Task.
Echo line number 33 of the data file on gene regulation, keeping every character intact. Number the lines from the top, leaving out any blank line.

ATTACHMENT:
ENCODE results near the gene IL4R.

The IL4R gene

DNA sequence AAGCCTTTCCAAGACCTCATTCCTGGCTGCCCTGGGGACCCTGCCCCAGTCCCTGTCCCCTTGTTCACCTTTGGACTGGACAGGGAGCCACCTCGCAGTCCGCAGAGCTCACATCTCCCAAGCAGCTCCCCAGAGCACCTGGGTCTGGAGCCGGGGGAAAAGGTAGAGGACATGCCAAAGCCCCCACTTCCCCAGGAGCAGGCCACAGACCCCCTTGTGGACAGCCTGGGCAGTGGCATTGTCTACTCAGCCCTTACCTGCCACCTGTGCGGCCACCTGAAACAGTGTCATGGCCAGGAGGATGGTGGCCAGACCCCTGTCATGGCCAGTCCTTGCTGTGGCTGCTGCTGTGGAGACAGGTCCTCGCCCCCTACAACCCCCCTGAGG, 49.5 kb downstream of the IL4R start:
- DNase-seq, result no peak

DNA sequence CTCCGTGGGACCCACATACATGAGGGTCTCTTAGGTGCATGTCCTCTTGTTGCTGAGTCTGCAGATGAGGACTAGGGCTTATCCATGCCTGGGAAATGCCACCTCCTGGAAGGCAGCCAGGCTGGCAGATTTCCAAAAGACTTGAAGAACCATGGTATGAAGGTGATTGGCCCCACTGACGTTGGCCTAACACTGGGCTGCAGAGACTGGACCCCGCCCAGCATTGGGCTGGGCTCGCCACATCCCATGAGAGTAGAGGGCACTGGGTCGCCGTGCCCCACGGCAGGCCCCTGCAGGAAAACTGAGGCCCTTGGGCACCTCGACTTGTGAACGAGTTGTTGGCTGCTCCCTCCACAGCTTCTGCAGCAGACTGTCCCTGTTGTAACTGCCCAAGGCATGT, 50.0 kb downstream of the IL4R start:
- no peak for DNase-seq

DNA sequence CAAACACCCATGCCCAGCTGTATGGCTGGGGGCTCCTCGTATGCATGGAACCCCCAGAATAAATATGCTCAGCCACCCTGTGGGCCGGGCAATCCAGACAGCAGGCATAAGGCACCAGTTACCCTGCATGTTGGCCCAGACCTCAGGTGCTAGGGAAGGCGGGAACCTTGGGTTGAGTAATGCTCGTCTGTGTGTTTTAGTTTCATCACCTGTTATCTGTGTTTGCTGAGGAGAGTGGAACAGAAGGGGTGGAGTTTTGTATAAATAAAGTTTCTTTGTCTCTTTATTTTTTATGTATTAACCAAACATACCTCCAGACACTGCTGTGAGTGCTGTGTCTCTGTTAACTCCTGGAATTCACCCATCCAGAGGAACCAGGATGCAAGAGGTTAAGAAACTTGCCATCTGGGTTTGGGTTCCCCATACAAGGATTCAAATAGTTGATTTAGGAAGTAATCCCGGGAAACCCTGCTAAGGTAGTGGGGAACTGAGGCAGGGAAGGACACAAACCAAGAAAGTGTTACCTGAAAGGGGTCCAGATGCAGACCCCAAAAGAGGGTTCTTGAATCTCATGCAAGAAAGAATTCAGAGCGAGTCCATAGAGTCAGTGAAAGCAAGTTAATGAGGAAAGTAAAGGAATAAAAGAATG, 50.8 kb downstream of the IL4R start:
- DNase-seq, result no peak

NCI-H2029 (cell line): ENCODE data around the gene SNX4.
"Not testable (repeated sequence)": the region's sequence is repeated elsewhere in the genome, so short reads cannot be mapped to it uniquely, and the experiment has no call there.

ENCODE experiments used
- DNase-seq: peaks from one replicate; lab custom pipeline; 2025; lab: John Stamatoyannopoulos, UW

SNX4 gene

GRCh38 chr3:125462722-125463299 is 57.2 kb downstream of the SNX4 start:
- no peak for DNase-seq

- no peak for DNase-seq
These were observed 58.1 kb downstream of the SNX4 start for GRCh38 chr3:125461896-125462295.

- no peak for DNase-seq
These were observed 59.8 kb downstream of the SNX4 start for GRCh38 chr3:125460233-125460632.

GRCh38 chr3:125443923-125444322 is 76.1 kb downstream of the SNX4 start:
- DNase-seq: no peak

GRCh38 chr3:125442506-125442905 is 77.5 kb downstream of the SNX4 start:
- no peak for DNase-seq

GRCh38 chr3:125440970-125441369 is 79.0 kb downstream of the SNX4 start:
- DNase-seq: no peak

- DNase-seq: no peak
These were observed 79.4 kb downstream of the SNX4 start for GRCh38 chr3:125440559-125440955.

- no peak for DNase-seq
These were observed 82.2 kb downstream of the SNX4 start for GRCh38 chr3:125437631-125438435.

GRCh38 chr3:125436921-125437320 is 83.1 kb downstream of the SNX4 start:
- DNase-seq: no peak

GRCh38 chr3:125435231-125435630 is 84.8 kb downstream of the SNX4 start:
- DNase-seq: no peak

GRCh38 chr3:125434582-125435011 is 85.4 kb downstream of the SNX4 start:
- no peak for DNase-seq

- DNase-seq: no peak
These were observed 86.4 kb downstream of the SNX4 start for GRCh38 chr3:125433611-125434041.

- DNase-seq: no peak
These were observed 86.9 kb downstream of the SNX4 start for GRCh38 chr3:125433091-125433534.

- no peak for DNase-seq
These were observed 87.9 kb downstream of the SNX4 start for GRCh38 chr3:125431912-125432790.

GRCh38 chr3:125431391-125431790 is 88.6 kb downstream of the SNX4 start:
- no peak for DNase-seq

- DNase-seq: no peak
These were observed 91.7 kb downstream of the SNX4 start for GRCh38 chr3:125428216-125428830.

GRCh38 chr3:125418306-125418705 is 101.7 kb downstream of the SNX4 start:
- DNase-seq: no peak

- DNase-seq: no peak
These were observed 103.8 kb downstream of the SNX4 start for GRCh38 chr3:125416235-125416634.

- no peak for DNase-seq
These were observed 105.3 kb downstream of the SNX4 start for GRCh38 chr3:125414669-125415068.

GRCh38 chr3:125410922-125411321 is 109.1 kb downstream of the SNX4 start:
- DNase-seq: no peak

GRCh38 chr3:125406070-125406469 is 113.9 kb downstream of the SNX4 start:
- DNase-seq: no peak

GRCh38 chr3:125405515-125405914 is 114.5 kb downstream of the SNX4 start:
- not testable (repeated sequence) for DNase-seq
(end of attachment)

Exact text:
- DNase-seq: no peak